The group thought maybe it would be a good idea if they stuck together. They called their new band the Cat Jugglers, though that name wouldn’t last for long. You see, Frank happened to look a whole lot like Tom Petty. Tim, who had a tribute band called the Rolling Tones, encouraged them to be his opening act as Tom Petty & The Heartbreakers. They added Jack Codron, Rolling Tones’ keyboard player to the mix, and went for it. They were a big hit.
Petty Fever was born.
The band has won multiple awards, including the Las Vegas FAME Awards 2017 “Outstanding Tribute Band,” the 2018 “Outstanding International Tribute Band” presented at Hard Rock Café Live in Las Vegas, and the 2013 and 2014 Los Angeles Music Awards “Tribute Band of The Year” presented at the Avalon Theater in Hollywood.
“We enjoy each other, we enjoy the music, and we are very fortunate that we have a great following of people who love this music,” said Craig. When asked what it’s like playing Tom Petty’s music, Craig responded, “I would say most musicians have songs that mean something to them or that they like playing. When you get into a tribute band, your job is to interpret the music the way in which it was intended, and in doing so, you suddenly realize the genius of Tom Petty’s songwriting and his production. That’s what made me a huge fan.”
One of the bittersweet aspects of Tom Petty’s passing in 2017 has been an increased demand for Petty Fever. “There are also a lot of people that want to re-live their Tom Petty moments,” Craig said. “They scream out for the song that made the difference in their life.”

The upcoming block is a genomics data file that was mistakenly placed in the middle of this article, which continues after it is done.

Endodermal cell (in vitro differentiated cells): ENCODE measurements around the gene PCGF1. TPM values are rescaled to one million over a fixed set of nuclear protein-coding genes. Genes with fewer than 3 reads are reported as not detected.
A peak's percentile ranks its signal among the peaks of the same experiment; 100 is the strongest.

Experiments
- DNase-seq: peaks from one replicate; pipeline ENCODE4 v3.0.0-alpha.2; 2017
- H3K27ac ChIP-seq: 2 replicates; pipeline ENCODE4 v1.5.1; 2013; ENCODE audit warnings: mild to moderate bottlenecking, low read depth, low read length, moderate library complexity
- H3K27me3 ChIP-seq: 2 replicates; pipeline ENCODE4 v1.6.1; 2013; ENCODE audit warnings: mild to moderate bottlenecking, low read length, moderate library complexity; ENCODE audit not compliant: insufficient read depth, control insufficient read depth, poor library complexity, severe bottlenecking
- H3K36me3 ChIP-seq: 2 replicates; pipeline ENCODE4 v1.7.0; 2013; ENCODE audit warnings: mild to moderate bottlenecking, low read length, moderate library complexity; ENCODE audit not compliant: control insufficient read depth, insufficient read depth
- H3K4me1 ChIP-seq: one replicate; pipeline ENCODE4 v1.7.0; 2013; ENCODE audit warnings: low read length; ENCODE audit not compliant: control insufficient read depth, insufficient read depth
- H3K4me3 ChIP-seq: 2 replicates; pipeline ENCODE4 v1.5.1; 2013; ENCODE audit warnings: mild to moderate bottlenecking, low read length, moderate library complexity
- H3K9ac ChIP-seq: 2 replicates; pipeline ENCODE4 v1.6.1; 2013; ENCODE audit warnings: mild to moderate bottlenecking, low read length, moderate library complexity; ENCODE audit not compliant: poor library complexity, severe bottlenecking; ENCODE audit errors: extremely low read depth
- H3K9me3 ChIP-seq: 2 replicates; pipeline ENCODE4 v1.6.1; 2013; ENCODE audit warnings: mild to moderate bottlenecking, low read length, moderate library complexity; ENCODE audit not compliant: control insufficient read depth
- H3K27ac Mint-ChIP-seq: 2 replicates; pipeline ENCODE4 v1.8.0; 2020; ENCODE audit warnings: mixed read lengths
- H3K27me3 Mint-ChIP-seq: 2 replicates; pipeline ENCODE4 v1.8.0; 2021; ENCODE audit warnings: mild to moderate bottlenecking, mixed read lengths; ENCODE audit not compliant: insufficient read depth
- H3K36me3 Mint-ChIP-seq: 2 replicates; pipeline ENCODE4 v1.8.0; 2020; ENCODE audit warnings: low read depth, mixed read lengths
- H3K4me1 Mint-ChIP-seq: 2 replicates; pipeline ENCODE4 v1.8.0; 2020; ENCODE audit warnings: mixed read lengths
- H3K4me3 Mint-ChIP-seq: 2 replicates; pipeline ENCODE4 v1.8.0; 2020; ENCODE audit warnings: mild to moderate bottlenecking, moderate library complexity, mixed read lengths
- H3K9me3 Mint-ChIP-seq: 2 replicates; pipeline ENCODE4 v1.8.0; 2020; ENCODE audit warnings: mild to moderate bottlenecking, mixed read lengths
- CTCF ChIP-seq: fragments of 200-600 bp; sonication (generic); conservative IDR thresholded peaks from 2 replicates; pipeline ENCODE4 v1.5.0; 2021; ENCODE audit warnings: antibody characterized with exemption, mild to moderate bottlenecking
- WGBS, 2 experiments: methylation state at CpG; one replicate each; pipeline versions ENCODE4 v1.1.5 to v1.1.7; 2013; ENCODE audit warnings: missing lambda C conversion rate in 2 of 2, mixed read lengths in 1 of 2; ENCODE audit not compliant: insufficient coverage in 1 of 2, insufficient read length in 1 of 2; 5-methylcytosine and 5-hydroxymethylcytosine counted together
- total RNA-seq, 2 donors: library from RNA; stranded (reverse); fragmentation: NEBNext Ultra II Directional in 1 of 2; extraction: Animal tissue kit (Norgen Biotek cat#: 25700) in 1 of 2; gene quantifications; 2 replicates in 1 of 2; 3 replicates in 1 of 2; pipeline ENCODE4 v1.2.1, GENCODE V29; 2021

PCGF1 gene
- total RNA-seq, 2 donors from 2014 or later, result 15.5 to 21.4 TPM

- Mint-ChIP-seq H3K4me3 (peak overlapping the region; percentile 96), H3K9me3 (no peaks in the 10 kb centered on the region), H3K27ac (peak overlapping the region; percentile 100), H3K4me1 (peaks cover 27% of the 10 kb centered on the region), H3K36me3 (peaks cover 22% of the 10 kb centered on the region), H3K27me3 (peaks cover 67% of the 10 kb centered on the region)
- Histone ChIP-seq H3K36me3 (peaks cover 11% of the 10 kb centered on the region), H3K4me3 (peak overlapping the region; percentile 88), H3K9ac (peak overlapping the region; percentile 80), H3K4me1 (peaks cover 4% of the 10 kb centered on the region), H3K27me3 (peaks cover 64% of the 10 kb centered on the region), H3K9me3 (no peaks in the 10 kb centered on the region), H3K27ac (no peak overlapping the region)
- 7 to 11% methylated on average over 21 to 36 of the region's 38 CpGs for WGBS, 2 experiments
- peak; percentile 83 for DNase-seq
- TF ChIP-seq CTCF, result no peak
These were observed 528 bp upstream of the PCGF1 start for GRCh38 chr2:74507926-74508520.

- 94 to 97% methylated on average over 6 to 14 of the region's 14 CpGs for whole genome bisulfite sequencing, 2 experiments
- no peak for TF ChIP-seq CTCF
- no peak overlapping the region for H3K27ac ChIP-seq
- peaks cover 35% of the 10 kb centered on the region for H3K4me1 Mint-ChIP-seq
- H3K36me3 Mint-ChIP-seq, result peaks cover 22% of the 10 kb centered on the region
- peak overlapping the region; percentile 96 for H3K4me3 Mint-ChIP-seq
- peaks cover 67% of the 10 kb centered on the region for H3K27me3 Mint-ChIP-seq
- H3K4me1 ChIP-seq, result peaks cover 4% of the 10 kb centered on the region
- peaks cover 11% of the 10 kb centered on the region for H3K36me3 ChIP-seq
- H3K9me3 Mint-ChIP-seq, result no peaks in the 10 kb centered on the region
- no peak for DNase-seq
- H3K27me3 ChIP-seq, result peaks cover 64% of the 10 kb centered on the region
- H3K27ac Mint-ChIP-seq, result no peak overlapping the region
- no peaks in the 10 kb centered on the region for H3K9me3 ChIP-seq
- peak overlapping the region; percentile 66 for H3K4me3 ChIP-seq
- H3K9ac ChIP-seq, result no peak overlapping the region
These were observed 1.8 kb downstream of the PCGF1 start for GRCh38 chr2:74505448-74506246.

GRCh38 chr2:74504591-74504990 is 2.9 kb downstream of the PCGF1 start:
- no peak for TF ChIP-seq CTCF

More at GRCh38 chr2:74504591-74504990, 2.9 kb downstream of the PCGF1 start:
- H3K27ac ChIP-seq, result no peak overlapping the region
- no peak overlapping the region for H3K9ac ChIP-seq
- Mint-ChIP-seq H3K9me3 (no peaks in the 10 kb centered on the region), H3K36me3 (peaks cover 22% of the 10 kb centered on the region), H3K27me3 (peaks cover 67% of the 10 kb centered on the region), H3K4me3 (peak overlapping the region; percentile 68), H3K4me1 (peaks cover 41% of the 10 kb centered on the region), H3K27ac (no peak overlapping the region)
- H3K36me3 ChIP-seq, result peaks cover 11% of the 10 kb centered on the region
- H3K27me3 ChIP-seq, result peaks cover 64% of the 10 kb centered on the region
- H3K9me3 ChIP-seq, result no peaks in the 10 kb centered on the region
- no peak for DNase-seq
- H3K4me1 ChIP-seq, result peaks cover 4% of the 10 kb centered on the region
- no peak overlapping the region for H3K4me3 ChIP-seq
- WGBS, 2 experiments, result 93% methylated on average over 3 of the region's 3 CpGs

What does the future hold for Petty Fever? When the group celebrated their 10-year anniversary, they toasted to the next 10 years, joking that they’ll be “rockers with walkers.” Said Craig, “So long as it’s about them [the fans], we will never tire of this. It will never get old because every show is different. That’s the secret. Keep making it about the fans and honoring Tom Petty, and we’ll be together for forever.”
Some of you may be wondering. . . Did Craig ever go back to school? The answer is yes. In 2015, he graduated, alongside his daughter Emily, from Linfield College.
For more information about Petty Fever and to see a schedule of upcoming shows, visit www.pettyfever.com.